SpaceX is the undisputed king of commercial spaceflight at the moment, thanks in large part to its highly efficient method of landing and reusing its Falcon 9 rocket boosters. In an effort to take its reusable rocket dreams one step further, the company attempted to recover another piece of hardware during its launch earlier today. That component, called a fairing, acts like a nosecone. Normally the fairing falls to Earth where SpaceX picks up the pieces and builds a new one for the next launch, but recovering it without damaging it is a multi-million dollar achievement. Unfortunately, the company’s first attempt didn’t go as planned.
The main issue with recovering the fairing is that it’s a “dumb” piece of hardware that isn’t particularly aerodynamic and plummets towards Earth at well over the speed of sound, meaning that it lands wherever it lands and that’s about it. This time around, SpaceX equipped its fairing with thrusters of its own as well as a guidance system and parachute which was supposed to slow it down enough that SpaceX’s fancy ship, called Mr. Steven, could use its giant net to catch it in the air. Yeah, it didn’t work.
Rather than landing in the net as planned, the fairing slammed into the ocean a few hundred meters away. Judging by the photos of the intact fairing that Musk posted, it seems to have landed more gently than it normally would have, which is obviously good news for SpaceX, but it’s still not in the net where it’s supposed to be.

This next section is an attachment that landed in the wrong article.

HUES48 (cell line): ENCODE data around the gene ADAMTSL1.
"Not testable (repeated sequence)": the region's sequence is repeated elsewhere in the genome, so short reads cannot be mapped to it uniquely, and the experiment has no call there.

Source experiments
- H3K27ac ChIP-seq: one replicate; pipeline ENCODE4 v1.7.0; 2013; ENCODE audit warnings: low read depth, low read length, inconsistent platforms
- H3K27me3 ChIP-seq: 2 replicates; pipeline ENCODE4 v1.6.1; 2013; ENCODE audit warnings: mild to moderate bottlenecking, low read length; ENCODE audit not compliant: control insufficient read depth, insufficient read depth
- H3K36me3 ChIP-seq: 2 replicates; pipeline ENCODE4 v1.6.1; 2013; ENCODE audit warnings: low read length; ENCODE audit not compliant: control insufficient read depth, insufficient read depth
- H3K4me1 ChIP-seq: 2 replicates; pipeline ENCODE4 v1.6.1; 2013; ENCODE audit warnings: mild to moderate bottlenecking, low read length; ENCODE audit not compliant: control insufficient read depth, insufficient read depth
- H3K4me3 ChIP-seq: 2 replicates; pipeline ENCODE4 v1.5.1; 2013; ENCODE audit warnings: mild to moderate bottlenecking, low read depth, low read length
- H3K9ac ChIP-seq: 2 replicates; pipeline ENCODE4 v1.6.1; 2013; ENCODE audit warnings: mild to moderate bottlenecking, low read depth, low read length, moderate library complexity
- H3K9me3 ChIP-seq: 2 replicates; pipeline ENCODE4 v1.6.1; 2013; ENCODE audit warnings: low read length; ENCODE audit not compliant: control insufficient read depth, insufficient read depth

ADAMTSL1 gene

The concept, however, appears to have worked. The fairing did survive reentry and the chutes did deploy as originally planned. According to Musk, the failure to catch the fairing was the result of chutes that were simply too small.
“Missed by a few hundred meters, but fairing landed intact in water,” Musk tweeted. “Should be able [to] catch it with slightly bigger chutes to slow down descent.”
If SpaceX can successfully recover fairings in the future it would be a huge win for the company. As Musk has previously acknowledged, the cost of a new fairing is somewhere in the neighborhood of $6 million, and while a used fairing would need to be refurbished, just like the Falcon 9’s reusable booster, it would still be significantly cheaper than building a fresh one for each launch.